History of pasta
When was the first pasta made?
You think that Marco Polo brought pasta to Europe from his expeditions to the Far East? Find out the real story!
Pasta’s origin seems to go back to the Etruscan period. Research shows that even the Greeks knew its taste. Even though pasta did not wait for Marco Polo to reach the Europeans, his contribution to the distribution and promotion of this dish was undoubtedly pivotal.
Pasta reached France thanks to Catherine de Medicis, wife of King Henri II of France. From that time, pasta made an entry into Central Europe and Germany.
Different pasta shapes and recipes started emerging from the 19th century, but pasta was revolutionised in the 20th century when the use of machines improved the production process.
When you say Pasta, say PANZANI!
Pasta was known even in ancient times. Some Etruscan graves recently discovered in Italy illustrate the different stages of making pasta! Archaeologists have also found a number of utensils necessary for preparing pasta in some graves.
The geographer Al Idrisi noted way back in 1150 in medieval times that the caravans crossing the Arab Empire used to live on dried pasta.
Though pasta was already known to Europe before Marco Polo, the adventurer’s return to the continent gave a boost to the rising popularity of this dish, particularly after his book, il Milione (a book on the wonders of the world), was released. The Europeans simply wanted to imitate their Far Eastern neighbours.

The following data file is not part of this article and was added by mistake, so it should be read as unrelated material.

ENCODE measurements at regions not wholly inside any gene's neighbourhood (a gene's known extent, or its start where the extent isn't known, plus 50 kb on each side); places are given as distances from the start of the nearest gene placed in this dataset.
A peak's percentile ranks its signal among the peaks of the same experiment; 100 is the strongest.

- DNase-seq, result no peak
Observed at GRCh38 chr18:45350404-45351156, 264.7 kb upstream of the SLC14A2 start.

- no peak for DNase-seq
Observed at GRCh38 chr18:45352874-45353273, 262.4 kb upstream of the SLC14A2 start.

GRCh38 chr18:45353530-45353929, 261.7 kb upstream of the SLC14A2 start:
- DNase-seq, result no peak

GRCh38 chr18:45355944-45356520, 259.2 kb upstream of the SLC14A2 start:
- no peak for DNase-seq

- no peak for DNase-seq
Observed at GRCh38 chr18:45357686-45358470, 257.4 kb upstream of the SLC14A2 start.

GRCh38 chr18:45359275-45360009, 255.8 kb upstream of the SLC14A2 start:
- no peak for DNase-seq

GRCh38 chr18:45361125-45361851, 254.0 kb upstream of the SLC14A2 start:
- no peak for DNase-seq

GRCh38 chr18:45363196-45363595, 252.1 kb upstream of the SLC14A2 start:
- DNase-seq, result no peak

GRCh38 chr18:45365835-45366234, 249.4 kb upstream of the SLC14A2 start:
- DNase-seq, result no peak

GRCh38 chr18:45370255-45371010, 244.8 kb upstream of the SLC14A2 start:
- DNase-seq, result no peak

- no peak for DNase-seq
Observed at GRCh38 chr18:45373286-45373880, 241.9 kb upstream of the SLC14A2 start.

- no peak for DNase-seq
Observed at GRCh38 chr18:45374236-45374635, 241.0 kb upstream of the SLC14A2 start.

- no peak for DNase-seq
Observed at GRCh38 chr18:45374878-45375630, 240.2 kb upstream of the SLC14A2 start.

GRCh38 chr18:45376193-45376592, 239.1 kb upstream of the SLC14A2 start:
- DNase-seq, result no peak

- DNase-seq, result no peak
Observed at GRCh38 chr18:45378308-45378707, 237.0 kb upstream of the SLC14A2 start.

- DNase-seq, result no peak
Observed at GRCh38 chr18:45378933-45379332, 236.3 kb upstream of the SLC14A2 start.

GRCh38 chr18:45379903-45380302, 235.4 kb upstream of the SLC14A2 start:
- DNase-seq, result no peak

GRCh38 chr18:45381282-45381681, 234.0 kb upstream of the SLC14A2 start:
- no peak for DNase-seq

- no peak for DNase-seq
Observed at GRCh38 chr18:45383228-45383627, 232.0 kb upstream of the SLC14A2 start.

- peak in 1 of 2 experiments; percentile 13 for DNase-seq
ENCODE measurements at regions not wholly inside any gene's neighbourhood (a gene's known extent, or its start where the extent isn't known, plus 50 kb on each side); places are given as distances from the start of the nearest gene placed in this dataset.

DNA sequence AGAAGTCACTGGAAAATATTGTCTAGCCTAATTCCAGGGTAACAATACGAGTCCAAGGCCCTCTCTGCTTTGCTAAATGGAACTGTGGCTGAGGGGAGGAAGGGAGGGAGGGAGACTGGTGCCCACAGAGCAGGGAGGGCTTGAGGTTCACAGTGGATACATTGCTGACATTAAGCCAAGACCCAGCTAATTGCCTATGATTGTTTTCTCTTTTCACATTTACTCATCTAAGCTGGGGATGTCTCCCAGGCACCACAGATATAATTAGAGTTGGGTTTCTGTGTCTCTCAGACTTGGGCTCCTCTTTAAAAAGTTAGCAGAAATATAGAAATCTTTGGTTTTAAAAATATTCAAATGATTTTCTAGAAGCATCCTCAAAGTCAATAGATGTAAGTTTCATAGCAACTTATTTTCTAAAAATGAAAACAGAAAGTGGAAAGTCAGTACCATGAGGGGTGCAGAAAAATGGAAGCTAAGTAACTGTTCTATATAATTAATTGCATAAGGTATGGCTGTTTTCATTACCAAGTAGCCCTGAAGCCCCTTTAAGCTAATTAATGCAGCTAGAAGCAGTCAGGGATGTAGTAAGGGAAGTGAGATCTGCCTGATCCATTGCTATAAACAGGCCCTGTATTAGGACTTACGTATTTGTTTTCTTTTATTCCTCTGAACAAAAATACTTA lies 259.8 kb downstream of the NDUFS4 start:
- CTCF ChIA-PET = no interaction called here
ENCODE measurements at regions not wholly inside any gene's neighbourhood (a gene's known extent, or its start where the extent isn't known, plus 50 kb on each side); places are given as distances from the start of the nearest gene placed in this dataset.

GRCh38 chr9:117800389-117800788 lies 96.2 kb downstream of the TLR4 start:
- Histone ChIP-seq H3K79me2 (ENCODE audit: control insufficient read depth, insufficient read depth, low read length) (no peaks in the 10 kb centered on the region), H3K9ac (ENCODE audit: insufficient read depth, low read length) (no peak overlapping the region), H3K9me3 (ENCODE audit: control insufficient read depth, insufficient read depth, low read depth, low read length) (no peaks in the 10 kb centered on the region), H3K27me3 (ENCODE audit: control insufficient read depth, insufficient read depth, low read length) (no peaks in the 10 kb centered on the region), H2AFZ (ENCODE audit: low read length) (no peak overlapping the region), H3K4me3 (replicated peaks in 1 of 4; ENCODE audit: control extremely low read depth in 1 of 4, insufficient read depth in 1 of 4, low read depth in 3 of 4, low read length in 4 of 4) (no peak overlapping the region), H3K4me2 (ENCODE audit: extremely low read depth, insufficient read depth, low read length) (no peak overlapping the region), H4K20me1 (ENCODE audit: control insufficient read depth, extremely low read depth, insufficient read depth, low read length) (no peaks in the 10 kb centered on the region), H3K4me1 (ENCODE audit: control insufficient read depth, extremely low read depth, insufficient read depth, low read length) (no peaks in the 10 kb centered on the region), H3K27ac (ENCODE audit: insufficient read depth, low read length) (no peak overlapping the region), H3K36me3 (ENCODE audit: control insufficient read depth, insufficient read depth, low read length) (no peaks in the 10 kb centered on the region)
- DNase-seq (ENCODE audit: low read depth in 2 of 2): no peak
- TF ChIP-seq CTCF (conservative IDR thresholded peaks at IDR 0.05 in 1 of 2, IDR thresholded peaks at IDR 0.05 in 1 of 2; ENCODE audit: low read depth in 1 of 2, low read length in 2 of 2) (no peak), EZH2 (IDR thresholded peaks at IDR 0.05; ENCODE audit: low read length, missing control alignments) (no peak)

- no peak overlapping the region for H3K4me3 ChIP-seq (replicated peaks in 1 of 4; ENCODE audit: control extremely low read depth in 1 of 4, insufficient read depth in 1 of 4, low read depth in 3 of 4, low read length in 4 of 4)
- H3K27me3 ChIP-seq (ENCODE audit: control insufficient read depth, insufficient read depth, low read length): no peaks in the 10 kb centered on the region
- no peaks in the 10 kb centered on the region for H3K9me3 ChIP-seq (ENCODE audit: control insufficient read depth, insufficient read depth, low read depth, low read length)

Pasta’s popularity in Europe increased after the Renaissance. Catherine de’ Medici was the clever promoter who introduced pasta to France at the time of her marriage to King Henry II. In this way, pasta was reserved exclusively to the aristocracy for a long time.
All the shapes and flavours available today were not yet known in the 19th century. In Europe, pasta’s repertoire was limited mainly to macaroni and noodles used in soups. Though the drying procedure was already known, pasta was mainly eaten fresh.
With the introduction of machines in the 20th century, production went up while prices went down. New shapes and tastes were invented to bring more variety to the preparations. Today you have a large variety of pasta: The classic pasta like spaghetti, the original shapes like penne and farfalle, soup pasta, vegetable pasta, pasta for stuffing, Express…